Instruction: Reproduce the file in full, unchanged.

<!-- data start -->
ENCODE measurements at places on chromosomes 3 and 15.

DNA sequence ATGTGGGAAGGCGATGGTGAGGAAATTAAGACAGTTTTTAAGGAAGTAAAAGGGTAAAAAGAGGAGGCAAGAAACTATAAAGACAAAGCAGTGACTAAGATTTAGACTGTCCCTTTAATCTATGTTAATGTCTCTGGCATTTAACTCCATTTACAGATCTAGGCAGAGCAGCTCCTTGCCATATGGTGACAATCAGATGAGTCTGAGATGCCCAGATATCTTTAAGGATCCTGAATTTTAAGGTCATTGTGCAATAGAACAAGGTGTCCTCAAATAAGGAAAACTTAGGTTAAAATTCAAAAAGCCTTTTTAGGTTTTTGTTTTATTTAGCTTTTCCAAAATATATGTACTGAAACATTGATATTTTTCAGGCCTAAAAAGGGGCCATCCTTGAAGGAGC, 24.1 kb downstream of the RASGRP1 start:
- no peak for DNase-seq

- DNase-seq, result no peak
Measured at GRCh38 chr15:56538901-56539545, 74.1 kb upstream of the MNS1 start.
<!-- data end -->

ENCODE measurements at places on chromosomes 3 and 15.

DNA sequence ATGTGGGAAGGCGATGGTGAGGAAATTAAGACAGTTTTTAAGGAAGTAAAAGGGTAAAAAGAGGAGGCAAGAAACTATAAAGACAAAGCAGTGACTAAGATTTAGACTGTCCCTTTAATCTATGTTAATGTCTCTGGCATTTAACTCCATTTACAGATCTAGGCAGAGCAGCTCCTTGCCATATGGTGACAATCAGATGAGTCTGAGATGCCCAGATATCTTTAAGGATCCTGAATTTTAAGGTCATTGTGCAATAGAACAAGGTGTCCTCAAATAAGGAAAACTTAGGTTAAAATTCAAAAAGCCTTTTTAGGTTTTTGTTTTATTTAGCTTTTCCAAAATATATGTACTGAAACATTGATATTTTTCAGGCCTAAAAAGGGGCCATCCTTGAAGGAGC, 24.1 kb downstream of the RASGRP1 start:
- no peak for DNase-seq

- DNase-seq, result no peak
Measured at GRCh38 chr15:56538901-56539545, 74.1 kb upstream of the MNS1 start.